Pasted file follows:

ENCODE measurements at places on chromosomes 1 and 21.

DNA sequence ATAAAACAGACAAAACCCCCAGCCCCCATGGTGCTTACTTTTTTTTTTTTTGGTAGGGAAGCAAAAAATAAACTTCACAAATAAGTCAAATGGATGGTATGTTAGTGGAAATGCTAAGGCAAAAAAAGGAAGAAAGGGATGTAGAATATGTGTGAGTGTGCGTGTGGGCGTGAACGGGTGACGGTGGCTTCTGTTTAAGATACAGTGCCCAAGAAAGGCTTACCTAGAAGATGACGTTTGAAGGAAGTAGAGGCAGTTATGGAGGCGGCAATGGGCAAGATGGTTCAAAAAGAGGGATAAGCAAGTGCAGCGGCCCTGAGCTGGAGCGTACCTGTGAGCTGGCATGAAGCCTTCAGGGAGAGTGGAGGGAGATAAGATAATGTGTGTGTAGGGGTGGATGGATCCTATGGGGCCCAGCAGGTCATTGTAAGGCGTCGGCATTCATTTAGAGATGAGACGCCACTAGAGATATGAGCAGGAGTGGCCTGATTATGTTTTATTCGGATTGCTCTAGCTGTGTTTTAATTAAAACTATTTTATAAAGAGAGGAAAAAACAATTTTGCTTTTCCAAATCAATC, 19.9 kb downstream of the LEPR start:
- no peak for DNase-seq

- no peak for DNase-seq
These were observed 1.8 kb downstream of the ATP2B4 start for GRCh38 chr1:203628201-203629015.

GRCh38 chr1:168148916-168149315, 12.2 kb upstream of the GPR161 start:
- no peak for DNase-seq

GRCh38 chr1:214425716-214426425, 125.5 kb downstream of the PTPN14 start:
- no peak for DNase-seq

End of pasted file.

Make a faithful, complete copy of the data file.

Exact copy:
ENCODE measurements at places on chromosomes 1 and 21.

DNA sequence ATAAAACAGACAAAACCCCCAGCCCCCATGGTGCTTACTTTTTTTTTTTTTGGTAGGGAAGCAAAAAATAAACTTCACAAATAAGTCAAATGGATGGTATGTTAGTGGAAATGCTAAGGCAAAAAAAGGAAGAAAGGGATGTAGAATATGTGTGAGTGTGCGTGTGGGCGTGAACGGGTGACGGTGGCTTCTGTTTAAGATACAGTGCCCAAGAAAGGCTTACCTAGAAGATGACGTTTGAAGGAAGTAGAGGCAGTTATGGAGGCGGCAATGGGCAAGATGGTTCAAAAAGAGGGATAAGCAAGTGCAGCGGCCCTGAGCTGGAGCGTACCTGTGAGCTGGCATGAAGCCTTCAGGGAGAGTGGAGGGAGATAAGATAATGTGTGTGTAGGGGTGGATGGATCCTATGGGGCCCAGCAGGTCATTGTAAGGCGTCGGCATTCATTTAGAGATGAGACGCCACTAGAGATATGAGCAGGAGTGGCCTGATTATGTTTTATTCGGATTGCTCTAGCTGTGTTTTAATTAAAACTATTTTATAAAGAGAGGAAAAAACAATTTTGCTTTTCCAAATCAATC, 19.9 kb downstream of the LEPR start:
- no peak for DNase-seq

- no peak for DNase-seq
These were observed 1.8 kb downstream of the ATP2B4 start for GRCh38 chr1:203628201-203629015.

GRCh38 chr1:168148916-168149315, 12.2 kb upstream of the GPR161 start:
- no peak for DNase-seq

GRCh38 chr1:214425716-214426425, 125.5 kb downstream of the PTPN14 start:
- no peak for DNase-seq